The Italian beef takes seasoned roast beef, dripping with its own juices, which is then placed on a Italian roll.  While cheese can be added to make a “cheesy beef” more often than not an Italian consists just of beef on bread, though really, a true Italian beef comes with beef and peppers and if you’re not getting peppers or dunking your sandwich into the juice, you’re doing it wrong and should feel bad.  The proper way to make an Italian beef is easy.  Pick up meat from a vat of juice with thongs, place in a loaf of bread.  Dip that loaf back into the juice (in order of wetness, you’re getting it either “dipped,” “juicy,” or “soaked”) and add peppers (either hot, sweet, or both).  You can also get a “combo” where an Italian sausage is added to the whole enterprise, because if there’s one thing Chicago does better than anywhere else, it’s get far more excited than warranted when they see a scene in a movie or TV show that was filmed in Chicago.  But if there’s two things they do better than anyone else, it’s get you extremely fat, extremely quickly, and extremely deliciously.

God bless you, Italian beef.  You’re…probably going to be the easiest article in this entry, aren’t you?

French Dip (Los Angeles)

french dip

Oh hey, another sandwich that manages not to be intolerably obscure!  Maybe this one entry will be different.  Maybe this article will be easy.  We can dream.

The French dip, with is about as French as fried potatoes, was invented in at the beginning of the 20th century in Los Angeles (we know, we’re as surprised as you to hear something delicious and unhealthy originated in LA) by one of two restaurants who each claim to have come up with the concept.  Cole’s Pacific Electric Buffet (which, um, what the fuck kind of name is that?  Did you go up to someone with receptive aphasia and write down whatever gibberish their brains thought was them saying “Let’s eat some dinner”?) was founded in 1908, where they claim to have created the sandwich that year after dipping French bread in jus (our only complaint with this sandwich is that you have to use goddamn French to describe it) to soften it at the behest of a customer who had just had dental work (1908 dental work, no less, which probably just consisted of letting a horse kick you in the face).  Other customers noticed and asked for that themselves, which is going to briefly lead to a semi-related but completely rambling tangent that is a side effect of spending 11,000 words writing about sandwiches.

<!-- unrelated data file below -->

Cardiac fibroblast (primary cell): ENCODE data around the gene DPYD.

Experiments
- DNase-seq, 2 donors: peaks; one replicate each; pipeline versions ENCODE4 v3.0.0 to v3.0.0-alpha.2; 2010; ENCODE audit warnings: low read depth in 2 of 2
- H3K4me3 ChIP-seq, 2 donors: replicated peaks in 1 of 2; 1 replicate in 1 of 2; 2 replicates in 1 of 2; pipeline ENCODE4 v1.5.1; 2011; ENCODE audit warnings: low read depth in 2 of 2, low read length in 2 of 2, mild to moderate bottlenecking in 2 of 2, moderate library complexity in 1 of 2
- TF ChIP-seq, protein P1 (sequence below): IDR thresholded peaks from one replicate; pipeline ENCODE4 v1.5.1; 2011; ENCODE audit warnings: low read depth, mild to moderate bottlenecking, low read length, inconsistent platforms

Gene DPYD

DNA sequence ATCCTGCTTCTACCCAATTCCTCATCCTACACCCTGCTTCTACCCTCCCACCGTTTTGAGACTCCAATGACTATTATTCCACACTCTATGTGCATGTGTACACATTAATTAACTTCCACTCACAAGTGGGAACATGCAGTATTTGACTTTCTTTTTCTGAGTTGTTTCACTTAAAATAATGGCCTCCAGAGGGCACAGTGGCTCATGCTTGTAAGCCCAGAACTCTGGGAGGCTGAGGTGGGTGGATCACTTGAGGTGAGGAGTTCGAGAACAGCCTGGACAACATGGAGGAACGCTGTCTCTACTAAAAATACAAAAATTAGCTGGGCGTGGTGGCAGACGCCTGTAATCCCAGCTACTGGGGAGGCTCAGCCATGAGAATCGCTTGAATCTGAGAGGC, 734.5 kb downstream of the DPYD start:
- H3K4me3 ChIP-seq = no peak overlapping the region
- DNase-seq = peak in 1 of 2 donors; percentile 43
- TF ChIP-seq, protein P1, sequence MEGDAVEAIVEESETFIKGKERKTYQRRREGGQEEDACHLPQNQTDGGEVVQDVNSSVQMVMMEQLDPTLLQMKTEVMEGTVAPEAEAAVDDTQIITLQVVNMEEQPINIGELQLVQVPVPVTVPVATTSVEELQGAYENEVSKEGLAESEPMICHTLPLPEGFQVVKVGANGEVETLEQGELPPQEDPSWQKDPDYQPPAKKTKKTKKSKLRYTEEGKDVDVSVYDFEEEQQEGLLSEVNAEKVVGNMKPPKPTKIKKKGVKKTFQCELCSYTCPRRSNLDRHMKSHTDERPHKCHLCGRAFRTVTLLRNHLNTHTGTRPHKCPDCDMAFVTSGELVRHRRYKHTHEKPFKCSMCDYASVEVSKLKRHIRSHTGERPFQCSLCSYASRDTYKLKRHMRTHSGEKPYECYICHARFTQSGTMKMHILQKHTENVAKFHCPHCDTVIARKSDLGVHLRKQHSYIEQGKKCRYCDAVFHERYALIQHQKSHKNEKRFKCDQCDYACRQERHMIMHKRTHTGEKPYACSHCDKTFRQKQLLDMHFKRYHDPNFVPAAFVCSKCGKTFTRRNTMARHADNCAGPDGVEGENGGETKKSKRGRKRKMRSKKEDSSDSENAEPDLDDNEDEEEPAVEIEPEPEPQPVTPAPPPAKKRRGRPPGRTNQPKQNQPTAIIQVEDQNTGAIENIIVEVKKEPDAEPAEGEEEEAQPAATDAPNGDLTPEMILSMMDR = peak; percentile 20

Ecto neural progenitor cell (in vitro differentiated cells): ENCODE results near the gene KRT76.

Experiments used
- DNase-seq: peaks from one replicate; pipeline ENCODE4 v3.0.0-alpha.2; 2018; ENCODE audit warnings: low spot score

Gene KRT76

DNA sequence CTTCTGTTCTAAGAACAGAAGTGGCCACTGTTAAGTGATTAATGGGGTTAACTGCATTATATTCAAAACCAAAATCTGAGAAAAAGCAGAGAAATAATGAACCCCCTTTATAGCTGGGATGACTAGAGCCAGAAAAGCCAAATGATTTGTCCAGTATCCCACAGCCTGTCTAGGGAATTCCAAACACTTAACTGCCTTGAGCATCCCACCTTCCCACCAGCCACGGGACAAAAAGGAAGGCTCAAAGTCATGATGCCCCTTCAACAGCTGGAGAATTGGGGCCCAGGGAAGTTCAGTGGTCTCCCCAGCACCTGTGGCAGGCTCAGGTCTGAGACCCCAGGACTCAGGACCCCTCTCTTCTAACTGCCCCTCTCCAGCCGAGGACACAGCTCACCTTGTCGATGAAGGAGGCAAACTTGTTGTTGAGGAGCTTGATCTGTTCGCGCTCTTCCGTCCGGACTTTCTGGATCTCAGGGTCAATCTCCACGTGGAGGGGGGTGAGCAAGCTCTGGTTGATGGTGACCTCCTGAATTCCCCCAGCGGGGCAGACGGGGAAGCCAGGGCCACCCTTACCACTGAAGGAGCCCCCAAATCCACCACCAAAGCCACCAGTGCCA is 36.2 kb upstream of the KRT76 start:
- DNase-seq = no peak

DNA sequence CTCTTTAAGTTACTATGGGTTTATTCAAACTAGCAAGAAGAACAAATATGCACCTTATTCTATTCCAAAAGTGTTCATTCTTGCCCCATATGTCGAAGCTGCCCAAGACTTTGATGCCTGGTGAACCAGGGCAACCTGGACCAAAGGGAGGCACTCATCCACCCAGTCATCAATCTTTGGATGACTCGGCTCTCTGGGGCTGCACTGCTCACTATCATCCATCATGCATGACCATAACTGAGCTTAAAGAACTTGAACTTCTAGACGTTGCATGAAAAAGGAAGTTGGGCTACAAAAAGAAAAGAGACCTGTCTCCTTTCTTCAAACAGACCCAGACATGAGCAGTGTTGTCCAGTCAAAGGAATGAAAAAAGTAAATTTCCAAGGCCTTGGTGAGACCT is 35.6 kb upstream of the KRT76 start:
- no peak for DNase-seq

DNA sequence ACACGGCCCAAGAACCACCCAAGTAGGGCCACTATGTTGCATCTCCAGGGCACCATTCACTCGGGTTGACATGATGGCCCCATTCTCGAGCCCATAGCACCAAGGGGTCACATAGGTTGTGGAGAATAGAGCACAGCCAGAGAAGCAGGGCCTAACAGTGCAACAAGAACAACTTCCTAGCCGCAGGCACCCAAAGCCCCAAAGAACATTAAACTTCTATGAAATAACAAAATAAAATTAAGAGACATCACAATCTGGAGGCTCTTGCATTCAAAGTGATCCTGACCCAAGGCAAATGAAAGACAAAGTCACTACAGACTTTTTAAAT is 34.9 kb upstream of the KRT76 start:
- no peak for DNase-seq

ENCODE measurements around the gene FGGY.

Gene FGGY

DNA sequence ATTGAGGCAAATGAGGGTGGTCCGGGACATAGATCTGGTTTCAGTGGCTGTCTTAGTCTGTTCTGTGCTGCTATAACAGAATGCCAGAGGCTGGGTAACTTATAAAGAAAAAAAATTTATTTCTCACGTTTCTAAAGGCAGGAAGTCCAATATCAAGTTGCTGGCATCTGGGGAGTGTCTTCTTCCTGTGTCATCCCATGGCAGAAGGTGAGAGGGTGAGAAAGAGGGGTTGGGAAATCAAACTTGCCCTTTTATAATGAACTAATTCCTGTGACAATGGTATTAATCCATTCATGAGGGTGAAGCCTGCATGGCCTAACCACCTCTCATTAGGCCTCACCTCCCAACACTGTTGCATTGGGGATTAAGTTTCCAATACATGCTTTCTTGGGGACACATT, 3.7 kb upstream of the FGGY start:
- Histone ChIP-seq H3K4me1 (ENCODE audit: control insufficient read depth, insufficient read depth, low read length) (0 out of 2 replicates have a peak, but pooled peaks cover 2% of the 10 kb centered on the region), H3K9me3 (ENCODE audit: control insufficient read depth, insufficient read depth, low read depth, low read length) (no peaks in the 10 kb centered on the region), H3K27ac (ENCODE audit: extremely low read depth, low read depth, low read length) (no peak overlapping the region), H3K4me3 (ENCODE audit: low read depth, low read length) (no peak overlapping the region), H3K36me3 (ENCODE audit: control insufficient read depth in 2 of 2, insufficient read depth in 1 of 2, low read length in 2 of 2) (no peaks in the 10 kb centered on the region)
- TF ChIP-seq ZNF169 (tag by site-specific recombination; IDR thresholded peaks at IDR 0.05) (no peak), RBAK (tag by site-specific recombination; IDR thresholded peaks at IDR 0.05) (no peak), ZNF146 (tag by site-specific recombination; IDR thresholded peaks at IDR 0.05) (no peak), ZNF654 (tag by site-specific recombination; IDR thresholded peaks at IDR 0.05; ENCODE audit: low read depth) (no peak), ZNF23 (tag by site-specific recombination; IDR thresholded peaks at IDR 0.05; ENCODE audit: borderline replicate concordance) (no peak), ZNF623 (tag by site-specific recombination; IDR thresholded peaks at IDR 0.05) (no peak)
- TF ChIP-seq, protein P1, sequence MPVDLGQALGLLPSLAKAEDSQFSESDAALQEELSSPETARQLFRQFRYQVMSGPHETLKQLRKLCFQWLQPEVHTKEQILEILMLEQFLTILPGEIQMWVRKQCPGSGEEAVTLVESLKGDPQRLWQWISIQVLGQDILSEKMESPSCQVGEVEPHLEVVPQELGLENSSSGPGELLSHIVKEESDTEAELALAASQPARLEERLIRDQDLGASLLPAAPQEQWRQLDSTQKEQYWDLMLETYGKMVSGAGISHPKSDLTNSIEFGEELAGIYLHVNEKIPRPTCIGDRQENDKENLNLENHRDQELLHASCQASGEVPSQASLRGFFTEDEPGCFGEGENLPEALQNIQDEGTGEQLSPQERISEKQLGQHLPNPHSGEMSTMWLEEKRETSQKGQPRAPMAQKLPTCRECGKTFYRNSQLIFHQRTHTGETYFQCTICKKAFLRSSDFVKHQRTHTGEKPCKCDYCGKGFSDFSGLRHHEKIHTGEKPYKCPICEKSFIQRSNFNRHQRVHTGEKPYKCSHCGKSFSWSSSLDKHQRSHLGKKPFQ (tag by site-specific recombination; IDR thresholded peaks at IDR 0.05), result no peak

Were restaurants somehow different before, say, 1950?  We honestly cannot count how many origin stories for classic food dishes involve, “A customer wanted something not on the menu, the chef whipped something up, and all the patrons around were like ‘Oh, then I will order this too!’”  Hell, one of the origin stories of the hoagie is that some asshole at a grocery store saw the owner’s wife making herself a sandwich and was like, “Oh, make one for me too, just put all your lunch meats onto a roll please,” which is incredibly fucking rude and if that happened today the response would be “fuck off and buy something we’re actually selling, this is my lunch.”  If you went to a restaurant today and said, “My teeth hurt, can you make this bread soggy so I can chew it” you might be told “how about you order some goddamn soup instead?”  And if you somehow got them to dip your bread, what is the likelihood that everyone else in the restaurant would start clamoring “Oh yes, I’d like some of that soggy bread.”  Don’t get us wrong, bread soaked in salty, fatty juice is one of the more delicious things in the world, but if you saw one for the first time you’d think that the something was inherently wrong with that piece of bread.  You wouldn’t stand up and declare, “Sir, instead of my hamburger, I would like that piece of bread that looks like it was out in the rain and also some mud got mixed in there because it is brown, and I have no idea how much I will pay for that because this is literally the actual moment of the invention of a dish so it’s not even close to being on the menu.”  Does anyone else just think that’s super weird?  Or is your response, “You guys are thinking about this way too much, we’re concerned about your sanity, stories are allowed to be apocryphal”?  It’s the latter, isn’t it?

Anyway.  Moving on.

The second location to claim to have invented the French dip was Philippe The Original, which also opened in 1908, though they attest that the French dip was invented there in 1918.  There’s no single story for how Philippe invented the sandwich.  One source says that the sandwich was created when a cook accidentally dropped the sandwich into a pan of meat drippings and, instead of starting over with a new sandwich like literally anyone living in a post-Health Code world would, just gave it to the patron who ate it and liked it, as opposed to any other human being who ever existed who would say, “Um, I ordered a sandwich, and you gave me something sopping wet, what the fuck is wrong with you?  No, I’m definitely sending this back, I don’t, I mean, I can’t, I can’t even.”  So, explanation one—a cook (or, possibly, a server) who was complete shit at his job dropped a sandwich into a bunch gravy, shrugged, and gave it to someone who had never eaten a normal sandwich before and happened to assume that sandwiches were supposed to be served soggy.